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Government to Ban ‘American XL Bully’

The Government has announced today that ‘American XL Bully’ dogs will be banned


Government to Ban ‘American XL Bully’
Government to Ban ‘American XL Bully’

‘American XL Bully’ dogs will be banned following a series of horrific attacks, the Government has announced today (15 September).


On the back of a number of shocking ‘American XL Bully’ attacks, the Environment Secretary will urgently convene experts to define the ‘American XL bully’ breed type in the next week.


This is a vital first step towards adding it to the list of dogs banned under the Dangerous Dogs Act.


This group will include police, canine and veterinary experts, and animal welfare stakeholders.


Environment Secretary Therese Coffey said:

Dog attacks are devastating for victims and their families and it is clear that more now needs to be done to stop them and protect the public. That is why we are taking decisive action to ban the American XL Bully.
This is on top of the work the Government has been doing for some time with the police and local authorities to encourage responsible dog ownership and make sure the full force of the law is being applied.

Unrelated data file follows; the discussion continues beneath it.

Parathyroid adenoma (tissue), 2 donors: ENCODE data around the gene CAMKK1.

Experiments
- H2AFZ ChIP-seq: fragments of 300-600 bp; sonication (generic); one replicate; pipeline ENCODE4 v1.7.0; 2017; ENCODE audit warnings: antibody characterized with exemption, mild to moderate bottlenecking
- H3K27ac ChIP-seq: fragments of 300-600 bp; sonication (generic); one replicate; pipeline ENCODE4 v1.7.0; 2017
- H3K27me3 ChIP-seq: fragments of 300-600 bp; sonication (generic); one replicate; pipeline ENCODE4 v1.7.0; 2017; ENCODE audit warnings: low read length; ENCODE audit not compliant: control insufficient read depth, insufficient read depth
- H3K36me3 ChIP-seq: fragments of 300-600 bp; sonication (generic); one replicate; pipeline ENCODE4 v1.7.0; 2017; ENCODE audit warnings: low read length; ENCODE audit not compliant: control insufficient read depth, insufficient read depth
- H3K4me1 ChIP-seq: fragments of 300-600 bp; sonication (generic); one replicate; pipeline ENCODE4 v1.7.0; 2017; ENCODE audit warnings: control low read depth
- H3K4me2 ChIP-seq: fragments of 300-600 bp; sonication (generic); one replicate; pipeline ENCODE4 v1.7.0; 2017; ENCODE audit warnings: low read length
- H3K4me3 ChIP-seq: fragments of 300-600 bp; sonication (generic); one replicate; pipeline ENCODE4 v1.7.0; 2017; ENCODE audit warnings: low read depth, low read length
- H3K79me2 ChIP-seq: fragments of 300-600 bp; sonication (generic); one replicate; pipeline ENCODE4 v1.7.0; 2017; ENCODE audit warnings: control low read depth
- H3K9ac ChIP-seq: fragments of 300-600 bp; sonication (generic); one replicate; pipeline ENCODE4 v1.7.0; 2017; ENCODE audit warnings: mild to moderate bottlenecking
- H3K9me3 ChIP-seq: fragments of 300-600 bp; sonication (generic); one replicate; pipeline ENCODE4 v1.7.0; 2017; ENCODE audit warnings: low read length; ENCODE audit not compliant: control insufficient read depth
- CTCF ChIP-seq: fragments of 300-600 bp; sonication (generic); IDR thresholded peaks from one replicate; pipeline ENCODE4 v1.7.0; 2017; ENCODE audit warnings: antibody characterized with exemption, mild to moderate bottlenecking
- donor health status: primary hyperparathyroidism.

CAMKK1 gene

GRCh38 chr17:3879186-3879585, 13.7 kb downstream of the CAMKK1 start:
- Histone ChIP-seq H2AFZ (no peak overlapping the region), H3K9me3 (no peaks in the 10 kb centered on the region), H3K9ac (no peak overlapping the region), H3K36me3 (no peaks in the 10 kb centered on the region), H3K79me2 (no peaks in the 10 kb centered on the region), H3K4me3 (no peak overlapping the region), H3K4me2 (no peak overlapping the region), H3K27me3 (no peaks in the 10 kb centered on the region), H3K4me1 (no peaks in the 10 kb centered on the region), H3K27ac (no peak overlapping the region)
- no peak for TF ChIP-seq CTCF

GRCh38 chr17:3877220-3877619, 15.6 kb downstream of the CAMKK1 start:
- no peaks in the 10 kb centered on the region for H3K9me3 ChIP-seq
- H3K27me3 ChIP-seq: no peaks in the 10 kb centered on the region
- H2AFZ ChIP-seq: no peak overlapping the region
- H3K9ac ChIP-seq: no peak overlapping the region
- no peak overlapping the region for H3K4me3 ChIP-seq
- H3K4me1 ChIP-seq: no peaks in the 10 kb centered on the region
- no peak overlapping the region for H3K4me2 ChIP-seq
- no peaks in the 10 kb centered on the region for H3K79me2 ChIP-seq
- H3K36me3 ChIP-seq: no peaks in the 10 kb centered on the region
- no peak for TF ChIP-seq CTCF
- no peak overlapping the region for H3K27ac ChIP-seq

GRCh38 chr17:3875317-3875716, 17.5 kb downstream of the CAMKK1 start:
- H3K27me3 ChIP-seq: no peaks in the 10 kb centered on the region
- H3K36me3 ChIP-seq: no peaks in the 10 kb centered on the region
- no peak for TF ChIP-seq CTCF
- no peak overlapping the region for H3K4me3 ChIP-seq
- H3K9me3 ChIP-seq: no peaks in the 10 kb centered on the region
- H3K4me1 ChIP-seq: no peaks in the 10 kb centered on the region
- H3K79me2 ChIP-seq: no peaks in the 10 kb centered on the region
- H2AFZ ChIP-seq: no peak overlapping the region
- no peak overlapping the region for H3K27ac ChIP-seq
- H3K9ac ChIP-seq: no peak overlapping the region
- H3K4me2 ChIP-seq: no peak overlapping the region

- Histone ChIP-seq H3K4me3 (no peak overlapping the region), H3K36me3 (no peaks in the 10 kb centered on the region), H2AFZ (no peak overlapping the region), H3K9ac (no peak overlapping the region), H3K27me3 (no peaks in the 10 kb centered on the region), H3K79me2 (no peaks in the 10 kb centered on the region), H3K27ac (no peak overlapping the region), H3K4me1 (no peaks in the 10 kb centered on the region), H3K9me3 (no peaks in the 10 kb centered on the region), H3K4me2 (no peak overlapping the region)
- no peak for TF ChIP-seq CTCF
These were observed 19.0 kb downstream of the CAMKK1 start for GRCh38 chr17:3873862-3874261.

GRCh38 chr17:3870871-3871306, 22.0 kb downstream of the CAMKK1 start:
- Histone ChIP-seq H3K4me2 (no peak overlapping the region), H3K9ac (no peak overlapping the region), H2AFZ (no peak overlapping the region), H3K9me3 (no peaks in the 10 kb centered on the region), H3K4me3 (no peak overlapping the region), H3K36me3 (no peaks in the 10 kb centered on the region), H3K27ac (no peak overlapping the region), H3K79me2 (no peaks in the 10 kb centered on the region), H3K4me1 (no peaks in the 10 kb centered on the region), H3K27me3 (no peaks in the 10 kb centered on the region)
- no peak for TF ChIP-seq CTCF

Under the Dangerous Dogs Act 1991, a definition of the ‘American XL Bully’ breed type needs to be specified – including clear assessment criteria for enforcement authorities – in order to impose a ban. The Government must then lay a Statutory Instrument to add it to the list of dogs banned under the Act. This will make it an offence to own, breed, gift or sell an XL bully. We will do this by the end of the year.


We need to safely manage the existing population of these dogs, therefore there will be a transition period. Further details on how the transition period will work will be provided in due course. Current XL Bully dog owners do not need to take any action at this stage however, if XL Bully owners do not come forward during the transition period, they will be committing a criminal offence if they are subsequently found to be keeping one of these dogs.


Owners whose dogs are dangerously out of control are already breaking the law, and we already have a full range of powers to apply penalties to them. Under the Dangerous Dogs Act, people can be put in prison for up to 14 years, be disqualified from ownership or their dangerous dogs can be euthanised.


Further detail on next steps for developing a ban and information for owners will be provided in due course.

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